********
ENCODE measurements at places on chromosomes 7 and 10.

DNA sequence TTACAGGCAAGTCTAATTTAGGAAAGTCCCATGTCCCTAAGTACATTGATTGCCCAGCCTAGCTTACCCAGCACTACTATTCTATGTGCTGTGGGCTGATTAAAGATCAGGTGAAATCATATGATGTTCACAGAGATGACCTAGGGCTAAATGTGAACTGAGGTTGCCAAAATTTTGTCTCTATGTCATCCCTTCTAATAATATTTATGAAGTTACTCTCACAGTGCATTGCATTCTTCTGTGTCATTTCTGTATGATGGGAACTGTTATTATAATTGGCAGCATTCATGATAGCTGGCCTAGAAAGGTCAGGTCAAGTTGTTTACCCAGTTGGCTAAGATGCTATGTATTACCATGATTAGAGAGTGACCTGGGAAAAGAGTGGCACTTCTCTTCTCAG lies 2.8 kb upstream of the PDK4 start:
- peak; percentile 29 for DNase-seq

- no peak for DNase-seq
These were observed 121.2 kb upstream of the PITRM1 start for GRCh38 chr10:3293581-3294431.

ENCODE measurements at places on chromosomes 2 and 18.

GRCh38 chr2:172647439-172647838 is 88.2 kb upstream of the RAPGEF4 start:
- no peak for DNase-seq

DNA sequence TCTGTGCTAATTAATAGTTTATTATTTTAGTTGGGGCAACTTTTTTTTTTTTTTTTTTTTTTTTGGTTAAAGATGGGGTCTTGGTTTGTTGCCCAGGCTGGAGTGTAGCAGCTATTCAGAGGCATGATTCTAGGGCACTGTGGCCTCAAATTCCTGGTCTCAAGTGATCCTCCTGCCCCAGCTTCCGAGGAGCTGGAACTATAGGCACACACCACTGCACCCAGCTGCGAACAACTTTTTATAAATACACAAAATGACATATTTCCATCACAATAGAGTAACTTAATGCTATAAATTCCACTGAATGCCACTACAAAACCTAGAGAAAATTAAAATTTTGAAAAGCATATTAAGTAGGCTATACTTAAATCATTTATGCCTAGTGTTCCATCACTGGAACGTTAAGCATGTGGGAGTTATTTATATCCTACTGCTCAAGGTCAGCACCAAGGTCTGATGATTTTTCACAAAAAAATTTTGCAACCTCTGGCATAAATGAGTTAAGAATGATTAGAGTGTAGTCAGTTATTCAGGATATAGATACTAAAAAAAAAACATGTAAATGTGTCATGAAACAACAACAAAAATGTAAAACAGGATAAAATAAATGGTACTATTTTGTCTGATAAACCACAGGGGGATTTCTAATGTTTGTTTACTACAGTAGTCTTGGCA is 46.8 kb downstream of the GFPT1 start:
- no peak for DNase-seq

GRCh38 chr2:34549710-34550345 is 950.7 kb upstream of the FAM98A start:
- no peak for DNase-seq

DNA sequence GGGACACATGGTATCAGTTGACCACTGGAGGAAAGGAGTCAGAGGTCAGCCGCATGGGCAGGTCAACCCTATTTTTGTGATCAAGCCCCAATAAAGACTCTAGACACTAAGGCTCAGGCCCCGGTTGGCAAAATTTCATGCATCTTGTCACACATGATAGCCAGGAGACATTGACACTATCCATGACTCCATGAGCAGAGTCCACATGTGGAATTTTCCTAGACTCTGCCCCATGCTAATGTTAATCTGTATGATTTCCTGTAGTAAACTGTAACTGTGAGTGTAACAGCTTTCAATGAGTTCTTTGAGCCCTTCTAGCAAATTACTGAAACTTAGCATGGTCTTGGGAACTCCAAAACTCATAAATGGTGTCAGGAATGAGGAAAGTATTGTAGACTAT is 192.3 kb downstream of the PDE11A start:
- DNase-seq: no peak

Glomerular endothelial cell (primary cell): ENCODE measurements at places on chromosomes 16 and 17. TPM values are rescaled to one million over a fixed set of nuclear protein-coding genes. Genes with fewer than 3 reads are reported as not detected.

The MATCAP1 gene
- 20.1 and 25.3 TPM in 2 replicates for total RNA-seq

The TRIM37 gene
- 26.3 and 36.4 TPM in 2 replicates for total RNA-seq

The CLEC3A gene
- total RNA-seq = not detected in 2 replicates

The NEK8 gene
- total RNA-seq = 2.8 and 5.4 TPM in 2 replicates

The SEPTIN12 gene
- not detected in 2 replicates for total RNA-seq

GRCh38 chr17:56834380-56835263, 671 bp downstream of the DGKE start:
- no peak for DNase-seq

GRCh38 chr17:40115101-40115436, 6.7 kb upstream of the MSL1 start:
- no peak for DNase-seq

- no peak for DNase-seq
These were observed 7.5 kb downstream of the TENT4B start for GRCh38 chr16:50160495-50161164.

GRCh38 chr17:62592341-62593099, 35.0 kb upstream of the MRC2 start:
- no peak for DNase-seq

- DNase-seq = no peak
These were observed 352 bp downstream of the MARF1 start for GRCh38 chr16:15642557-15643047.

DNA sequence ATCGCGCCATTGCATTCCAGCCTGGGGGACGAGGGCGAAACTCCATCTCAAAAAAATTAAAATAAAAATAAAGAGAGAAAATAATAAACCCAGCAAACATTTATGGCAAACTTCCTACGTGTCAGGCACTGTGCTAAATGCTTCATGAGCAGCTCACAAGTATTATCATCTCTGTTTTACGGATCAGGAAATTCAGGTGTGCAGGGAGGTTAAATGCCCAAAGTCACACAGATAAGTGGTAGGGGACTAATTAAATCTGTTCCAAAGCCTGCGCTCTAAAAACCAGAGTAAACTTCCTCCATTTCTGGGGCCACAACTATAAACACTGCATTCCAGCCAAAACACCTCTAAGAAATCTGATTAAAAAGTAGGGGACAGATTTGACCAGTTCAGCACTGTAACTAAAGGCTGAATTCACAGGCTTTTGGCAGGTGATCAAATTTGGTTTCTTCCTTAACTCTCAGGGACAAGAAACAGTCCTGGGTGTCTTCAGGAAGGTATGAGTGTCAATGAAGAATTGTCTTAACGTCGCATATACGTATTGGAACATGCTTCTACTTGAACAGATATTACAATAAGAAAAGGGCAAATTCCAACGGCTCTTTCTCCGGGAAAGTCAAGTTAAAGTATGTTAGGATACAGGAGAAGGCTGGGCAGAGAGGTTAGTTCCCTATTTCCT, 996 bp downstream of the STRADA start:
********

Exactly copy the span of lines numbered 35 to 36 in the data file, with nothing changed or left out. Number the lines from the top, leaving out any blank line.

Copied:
These were observed 352 bp downstream of the MARF1 start for GRCh38 chr16:15642557-15643047.

DNA sequence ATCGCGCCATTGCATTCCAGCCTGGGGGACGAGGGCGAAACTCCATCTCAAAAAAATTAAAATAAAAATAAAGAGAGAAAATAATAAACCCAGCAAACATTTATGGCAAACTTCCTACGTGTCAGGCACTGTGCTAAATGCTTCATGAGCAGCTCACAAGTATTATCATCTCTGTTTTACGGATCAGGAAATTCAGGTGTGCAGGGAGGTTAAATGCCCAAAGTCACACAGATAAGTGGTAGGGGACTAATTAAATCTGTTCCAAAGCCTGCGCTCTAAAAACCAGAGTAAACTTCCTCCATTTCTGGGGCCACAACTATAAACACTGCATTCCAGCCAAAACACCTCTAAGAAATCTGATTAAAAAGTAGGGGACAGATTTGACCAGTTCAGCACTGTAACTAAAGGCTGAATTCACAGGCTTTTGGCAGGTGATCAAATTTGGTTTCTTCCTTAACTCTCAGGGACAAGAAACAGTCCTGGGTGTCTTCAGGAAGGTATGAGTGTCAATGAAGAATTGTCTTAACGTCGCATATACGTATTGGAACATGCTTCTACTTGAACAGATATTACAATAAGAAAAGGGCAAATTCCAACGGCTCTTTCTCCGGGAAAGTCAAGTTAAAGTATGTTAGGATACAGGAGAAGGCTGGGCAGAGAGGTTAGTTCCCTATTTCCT, 996 bp downstream of the STRADA start: